Undefeated But Beaten

Over the weekend, Floyd Mayweather fought what he claimed would be his last fight. Whether or not you know boxing, there is something instructive in what Mayweather has done. Unfortunately, it’s not about being great. Mayweather is retiring with an unblemished record in the ring: 49-0. This ties Rocky Marciano‘s unbeaten record, but there is a huge difference between the two. That difference makes a great business point as well.

English: Floyd Mayweather, Jr. vs. Juan Manuel...

(Photo credit: Wikipedia)

For the last few years, Mayweather was fighting what are called in boxing “tomato cans.”  Boxers either of far lesser skill or once great boxers past their prime.  He has done so with one notion in mind: not to lose and keep his record clean.  In so doing he can do something greats such as Muhammad Ali and Sugar Ray Leonard couldn’t: retire unbeaten.  That record, though, is criticized for how he hand-picked his opponents rather than fighting the best opponents available, something other great fighters rarely did.  He was more focused on not losing than on beating the best. It’s a shame, and that’s the business point.

No one likes to lose.  That said, what kind of victory is it when we know we’re not being pushed to be our best?  In my mind, the lessons one learns from a tough loss are more important than those learned from an easy victory, mostly because in the unsatisfying walkover there really aren’t any lessons to be learned.  That’s not to say we need to accept losing, but it does mean that we can’t compromise our greatness to avoid the possibility.  The best business lessons often come when we’re on the short end of a decision, and we need to embrace the value of those losses even as we hate losing itself.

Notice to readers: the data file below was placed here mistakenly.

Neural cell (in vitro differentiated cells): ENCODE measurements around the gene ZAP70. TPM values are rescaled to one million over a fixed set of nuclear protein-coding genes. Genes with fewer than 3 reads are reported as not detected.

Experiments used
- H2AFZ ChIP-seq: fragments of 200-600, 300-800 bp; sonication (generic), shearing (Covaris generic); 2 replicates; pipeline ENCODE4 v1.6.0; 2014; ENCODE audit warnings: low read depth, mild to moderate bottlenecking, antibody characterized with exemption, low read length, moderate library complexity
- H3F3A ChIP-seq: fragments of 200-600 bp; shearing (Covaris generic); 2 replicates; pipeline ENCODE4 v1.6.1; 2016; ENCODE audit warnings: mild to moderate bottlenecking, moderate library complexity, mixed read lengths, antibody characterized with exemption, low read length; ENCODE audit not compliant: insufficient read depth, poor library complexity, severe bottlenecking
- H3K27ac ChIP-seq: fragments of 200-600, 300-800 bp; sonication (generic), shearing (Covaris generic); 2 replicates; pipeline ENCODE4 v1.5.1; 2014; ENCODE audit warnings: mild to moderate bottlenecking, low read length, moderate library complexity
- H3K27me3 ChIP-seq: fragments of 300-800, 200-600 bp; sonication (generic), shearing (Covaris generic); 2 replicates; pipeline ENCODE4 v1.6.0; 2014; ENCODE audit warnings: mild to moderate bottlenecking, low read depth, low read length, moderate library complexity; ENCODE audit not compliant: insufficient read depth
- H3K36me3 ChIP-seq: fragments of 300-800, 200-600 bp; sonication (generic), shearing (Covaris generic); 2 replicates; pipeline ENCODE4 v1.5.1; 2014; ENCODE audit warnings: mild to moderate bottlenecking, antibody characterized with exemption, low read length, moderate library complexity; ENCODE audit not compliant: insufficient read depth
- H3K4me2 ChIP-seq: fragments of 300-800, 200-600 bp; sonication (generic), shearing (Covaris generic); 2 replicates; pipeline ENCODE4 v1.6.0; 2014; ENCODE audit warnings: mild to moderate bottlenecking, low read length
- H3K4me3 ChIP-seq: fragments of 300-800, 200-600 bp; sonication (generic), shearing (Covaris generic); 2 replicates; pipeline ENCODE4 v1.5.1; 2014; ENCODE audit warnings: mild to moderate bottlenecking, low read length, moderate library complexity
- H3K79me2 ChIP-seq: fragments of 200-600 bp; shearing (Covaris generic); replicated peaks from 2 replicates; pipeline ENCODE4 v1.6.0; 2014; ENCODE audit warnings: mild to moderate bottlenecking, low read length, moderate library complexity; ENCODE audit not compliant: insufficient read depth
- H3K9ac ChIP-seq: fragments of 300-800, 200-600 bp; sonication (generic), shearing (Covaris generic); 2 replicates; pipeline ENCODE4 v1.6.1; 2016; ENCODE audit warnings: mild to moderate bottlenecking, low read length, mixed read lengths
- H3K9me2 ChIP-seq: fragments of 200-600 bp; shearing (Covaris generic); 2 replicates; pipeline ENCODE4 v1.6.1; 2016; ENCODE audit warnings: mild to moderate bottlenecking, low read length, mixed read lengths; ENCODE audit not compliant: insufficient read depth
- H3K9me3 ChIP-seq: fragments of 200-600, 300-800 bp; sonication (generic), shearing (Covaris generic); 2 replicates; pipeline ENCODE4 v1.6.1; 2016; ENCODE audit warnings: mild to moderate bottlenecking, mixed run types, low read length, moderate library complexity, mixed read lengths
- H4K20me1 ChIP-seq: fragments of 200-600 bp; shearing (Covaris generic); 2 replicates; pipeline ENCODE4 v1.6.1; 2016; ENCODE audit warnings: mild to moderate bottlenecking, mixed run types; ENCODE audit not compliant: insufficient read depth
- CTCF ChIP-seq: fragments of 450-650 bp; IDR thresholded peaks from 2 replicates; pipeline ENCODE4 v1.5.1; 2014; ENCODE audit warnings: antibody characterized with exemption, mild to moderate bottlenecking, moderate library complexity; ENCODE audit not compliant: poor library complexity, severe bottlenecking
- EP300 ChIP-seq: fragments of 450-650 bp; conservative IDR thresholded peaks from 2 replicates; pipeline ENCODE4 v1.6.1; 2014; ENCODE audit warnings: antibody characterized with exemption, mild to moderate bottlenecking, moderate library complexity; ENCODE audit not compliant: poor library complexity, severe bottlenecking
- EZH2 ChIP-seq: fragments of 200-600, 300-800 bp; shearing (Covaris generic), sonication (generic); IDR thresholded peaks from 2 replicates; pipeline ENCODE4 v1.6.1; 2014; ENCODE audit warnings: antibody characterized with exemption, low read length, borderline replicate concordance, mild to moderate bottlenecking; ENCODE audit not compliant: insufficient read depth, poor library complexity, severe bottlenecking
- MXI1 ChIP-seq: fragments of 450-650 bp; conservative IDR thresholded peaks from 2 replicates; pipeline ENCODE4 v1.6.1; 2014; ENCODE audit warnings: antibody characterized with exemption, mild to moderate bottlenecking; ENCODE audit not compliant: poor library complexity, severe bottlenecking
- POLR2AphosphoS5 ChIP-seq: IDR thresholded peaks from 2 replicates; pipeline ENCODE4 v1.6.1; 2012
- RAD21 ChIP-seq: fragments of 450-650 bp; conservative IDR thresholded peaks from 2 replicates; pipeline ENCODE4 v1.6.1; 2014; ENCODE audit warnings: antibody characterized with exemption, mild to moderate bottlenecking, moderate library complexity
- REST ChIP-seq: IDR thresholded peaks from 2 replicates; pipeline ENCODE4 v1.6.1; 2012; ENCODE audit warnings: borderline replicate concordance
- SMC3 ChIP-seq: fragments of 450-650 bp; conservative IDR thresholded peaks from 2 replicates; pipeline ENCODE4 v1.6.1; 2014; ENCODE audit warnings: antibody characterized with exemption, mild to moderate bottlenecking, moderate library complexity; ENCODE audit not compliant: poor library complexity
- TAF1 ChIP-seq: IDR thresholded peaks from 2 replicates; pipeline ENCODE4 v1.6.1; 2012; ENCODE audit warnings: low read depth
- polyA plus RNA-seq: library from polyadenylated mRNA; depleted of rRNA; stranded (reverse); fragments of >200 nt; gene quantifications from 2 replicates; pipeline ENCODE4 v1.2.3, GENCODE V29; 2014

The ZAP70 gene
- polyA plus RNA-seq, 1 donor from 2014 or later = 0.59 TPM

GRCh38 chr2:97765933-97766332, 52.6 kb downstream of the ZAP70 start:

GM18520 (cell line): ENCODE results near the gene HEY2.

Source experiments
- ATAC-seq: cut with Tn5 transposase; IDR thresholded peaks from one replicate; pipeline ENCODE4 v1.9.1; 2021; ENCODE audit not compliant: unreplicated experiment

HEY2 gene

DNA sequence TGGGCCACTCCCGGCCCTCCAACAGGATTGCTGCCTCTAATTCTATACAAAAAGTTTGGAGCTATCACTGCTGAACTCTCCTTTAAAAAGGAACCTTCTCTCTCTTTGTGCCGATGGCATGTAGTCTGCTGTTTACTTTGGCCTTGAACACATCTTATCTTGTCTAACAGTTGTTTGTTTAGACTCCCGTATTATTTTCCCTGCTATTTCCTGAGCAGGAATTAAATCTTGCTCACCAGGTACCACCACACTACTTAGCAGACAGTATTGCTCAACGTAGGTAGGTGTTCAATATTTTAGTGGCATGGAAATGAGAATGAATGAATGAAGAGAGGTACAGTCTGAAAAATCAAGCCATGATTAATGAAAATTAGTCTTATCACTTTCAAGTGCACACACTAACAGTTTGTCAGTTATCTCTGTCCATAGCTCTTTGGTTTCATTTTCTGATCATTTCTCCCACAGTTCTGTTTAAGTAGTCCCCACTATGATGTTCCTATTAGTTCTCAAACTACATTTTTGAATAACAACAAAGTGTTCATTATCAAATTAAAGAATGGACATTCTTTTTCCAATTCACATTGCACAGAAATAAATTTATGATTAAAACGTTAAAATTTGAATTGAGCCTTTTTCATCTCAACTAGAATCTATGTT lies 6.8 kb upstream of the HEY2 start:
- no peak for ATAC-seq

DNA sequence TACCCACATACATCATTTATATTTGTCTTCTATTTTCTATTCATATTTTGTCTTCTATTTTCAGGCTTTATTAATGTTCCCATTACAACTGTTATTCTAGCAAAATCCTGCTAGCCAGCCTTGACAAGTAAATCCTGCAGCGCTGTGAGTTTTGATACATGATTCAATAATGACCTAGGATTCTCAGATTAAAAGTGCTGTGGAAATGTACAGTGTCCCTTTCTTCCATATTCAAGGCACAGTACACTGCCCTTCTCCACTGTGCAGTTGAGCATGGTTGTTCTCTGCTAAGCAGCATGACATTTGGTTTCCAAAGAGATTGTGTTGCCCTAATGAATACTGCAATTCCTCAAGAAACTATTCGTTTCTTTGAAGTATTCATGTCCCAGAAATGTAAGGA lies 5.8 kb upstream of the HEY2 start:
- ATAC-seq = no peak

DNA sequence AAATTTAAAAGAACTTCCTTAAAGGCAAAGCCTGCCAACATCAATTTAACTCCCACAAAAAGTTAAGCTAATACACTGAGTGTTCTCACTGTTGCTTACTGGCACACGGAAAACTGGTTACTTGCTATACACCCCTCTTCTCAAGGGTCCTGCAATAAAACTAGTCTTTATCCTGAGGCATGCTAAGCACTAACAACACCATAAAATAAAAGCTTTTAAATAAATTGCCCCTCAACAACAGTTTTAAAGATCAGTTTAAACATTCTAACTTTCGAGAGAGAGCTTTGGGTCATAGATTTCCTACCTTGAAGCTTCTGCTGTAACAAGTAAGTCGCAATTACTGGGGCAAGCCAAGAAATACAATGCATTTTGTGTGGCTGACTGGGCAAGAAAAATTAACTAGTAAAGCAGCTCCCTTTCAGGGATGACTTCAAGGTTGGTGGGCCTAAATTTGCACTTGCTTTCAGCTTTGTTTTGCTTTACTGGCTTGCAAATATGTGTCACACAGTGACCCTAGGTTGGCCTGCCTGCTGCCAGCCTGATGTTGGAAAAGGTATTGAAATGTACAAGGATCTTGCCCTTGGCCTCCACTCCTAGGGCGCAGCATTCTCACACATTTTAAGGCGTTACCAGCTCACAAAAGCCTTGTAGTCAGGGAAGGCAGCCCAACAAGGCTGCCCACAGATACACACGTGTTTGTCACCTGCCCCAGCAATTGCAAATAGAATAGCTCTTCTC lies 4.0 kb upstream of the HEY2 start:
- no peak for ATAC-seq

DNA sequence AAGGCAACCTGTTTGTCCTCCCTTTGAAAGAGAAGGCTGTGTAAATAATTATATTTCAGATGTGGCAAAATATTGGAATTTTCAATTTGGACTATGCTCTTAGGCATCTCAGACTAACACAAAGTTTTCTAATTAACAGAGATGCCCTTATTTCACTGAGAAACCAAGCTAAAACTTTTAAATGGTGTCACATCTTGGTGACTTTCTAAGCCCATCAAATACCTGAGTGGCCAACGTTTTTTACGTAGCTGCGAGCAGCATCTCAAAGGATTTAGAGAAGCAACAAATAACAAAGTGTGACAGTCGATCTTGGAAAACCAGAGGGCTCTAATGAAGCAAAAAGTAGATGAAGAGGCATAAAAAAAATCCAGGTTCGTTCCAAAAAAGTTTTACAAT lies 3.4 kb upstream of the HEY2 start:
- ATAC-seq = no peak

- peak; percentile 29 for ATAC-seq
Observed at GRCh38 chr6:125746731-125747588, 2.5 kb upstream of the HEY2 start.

I suspect that Mayweather will fight again.  His main focus has always been on making more money in the ring than any fighter in history (something he’s already accomplished) and he’ll win the fight easily because his opponent will be a joke (this last one lost his last three fights previous to fighting Mayweather).  His bank account will shine; his reputation will be further tarnished.  Unlike Marciano who fought everyone both good and bad in his weight class, Mayweather may be undefeated but he’s been beaten, in my book.  Yours?

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Filed under Reality checks, Thinking Aloud

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